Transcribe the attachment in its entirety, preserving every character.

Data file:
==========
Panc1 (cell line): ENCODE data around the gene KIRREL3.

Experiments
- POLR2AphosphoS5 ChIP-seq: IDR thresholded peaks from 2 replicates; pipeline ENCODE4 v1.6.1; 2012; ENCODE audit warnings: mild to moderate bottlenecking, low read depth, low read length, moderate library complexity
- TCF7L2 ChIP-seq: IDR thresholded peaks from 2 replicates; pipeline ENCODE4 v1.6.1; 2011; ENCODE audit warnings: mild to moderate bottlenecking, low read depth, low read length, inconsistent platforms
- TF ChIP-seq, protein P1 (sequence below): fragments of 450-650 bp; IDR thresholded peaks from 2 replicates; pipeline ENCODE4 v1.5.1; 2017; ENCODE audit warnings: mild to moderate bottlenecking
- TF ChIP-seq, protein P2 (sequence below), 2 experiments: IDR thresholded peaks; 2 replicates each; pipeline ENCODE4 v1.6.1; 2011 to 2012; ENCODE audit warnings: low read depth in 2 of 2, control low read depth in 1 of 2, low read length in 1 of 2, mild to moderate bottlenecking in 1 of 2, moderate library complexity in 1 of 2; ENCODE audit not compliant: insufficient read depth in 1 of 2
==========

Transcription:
Panc1 (cell line): ENCODE data around the gene KIRREL3.

Experiments
- POLR2AphosphoS5 ChIP-seq: IDR thresholded peaks from 2 replicates; pipeline ENCODE4 v1.6.1; 2012; ENCODE audit warnings: mild to moderate bottlenecking, low read depth, low read length, moderate library complexity
- TCF7L2 ChIP-seq: IDR thresholded peaks from 2 replicates; pipeline ENCODE4 v1.6.1; 2011; ENCODE audit warnings: mild to moderate bottlenecking, low read depth, low read length, inconsistent platforms
- TF ChIP-seq, protein P1 (sequence below): fragments of 450-650 bp; IDR thresholded peaks from 2 replicates; pipeline ENCODE4 v1.5.1; 2017; ENCODE audit warnings: mild to moderate bottlenecking
- TF ChIP-seq, protein P2 (sequence below), 2 experiments: IDR thresholded peaks; 2 replicates each; pipeline ENCODE4 v1.6.1; 2011 to 2012; ENCODE audit warnings: low read depth in 2 of 2, control low read depth in 1 of 2, low read length in 1 of 2, mild to moderate bottlenecking in 1 of 2, moderate library complexity in 1 of 2; ENCODE audit not compliant: insufficient read depth in 1 of 2